indicated that the proposed trip limits change is likely to result in a 
6.1 percent increase in the projected catch of shelf rockfish and would 
not be expected to result in the bocaccio or widow rockfish OYs being 
exceeded. The Council considered potential effort shifts as a result of 
higher trip limits south of Point Conception, but did not find evidence 
that the modest increase would create an economic incentive that is 
likely to result in an effort shift from the north. After public 
comment and discussion, the Council recommended increasing the shelf 
rockfish trip limit south of 34[deg]27' north latitude to 1,000-lbs 
(0.5-mt) per two months in period 6.

California Recreational Fishery

    Data available through August 10, 2008, indicated that the 
California harvest guideline for yelloweye rockfish was projected to be 
exceeded, therefore, CDFG took action to close the recreational fishery 
in the North and North Central Regions on September 2, 2008. As a 
result of the recreational closure, the California recreational fishery 
is projected to stay within their harvest guidelines for overfished 
species. CDFG requested and the Council recommended that NMFS Take 
conforming federal action to close the California recreational fishery 
in the North and North Central Management Area north of Point Arena.

Classification

    These actions are taken under the authority of 50 CFR 660.370(c) 
and are exempt from review under Executive Order 12866.
    These actions are authorized by the Pacific Coast groundfish FMP 
and its implementing regulations, and are based on the most recent data 
available. The aggregate data, upon which these actions are based, are 
available for public inspection at the Office of the Administrator, 
Northwest Region, NMFS, (see ADDRESSES) during business hours.
    For the following reasons, NMFS finds good cause to waive prior 
public notice and comment on the revisions to the 2008 groundfish 
management measures under 5 U.S.C. 553(b)(B) because notice and comment 
would be impracticable and contrary to the public interest. Also for 
the same reasons, NMFS finds good cause to waive part of the 30 day 
delay in effectiveness pursuant to 5 U.S.C. 553(d)(1) and 5 U.S.C. 
553(d)(3).
    The data upon which these recommendations were based was provided 
to the Council and the Council made its recommendations at its 
September 8-12, 2008, meeting in Boise, Idaho. There was not sufficient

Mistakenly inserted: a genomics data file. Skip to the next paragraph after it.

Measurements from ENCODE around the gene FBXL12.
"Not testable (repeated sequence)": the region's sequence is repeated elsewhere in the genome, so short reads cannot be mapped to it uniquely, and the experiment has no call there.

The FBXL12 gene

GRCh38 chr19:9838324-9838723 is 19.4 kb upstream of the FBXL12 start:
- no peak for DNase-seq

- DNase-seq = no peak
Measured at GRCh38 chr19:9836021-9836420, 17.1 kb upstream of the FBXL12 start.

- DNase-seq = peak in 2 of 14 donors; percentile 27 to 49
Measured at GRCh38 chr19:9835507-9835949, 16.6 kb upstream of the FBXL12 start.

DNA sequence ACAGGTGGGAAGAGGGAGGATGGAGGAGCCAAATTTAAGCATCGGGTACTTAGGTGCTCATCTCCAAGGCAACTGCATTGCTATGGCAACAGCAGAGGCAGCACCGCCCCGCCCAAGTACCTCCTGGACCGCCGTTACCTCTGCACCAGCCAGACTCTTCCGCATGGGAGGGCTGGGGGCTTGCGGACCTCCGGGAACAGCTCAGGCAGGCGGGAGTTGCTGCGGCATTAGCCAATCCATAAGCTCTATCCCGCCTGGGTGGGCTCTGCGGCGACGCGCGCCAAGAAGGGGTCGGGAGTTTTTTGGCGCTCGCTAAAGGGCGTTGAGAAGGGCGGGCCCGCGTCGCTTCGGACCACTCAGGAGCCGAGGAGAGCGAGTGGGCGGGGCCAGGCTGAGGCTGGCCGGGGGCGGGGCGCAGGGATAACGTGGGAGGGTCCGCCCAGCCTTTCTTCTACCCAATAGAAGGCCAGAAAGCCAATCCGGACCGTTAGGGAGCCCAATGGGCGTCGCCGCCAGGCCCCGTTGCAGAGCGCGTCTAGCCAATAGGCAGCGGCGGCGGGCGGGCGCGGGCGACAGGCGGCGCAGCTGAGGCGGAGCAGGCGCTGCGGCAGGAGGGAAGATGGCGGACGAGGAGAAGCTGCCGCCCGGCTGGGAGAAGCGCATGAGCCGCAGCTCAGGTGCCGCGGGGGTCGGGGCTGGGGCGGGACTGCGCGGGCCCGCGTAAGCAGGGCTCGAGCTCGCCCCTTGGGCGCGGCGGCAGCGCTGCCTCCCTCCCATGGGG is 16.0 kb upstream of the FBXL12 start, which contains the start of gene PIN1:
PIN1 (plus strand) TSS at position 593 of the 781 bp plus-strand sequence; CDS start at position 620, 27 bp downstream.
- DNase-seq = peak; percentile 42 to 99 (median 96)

time after that meeting to draft this notice and undergo proposed and 
final rulemaking before these actions need to be in effect. For the 
actions to be implemented in this notice, affording the time necessary 
for prior notice and opportunity for public comment would be 
impractical and contrary to the public interest because it would 
prevent the Agency from managing fisheries using the best available 
science to approach without exceeding the OYs for Federally managed 
species. The inseason adjustments to management measures in this 
document affect commercial groundfish fisheries off Washington, Oregon, 
and California.
    Changes to the non-tribal whiting canary rockfish bycatch limit 
must be implemented and the non-tribal fishery must be reopened as soon 
as possible, to relieve a restriction and allow fishermen the 
opportunity to harvest the remainder of the 2008 Pacific whiting OY. It 
would be contrary to the public interest to wait to implement these 
changes until after public notice and comment. Reopening the fishery as 
quickly as possible would be beneficial to the fishery participants 
because the aggregations of whiting begin to move into deeper waters 
and disperse later in the year, and this movement may result in 
increased bycatch rates for non-whiting species, and; because late 
autumn weather is more dangerous for smaller vessels. Taking the time 
to do provide notice and comment would eliminate the opportunity for 
many if not all vessels to participate in the fishery. The whiting 
fishery contributes a large amount of revenue to the coastal 
communities of Washington and Oregon. Leaving 101,694-mt (43.7 percent) 
of the whiting OY unharvested would sacrifice millions of dollars and 
hundreds of jobs for fishermen and coastal communities.
    Projected effects of reopening the nontribal whiting fishery and 
increasing the non-tribal Pacific whiting widow and canary rockfish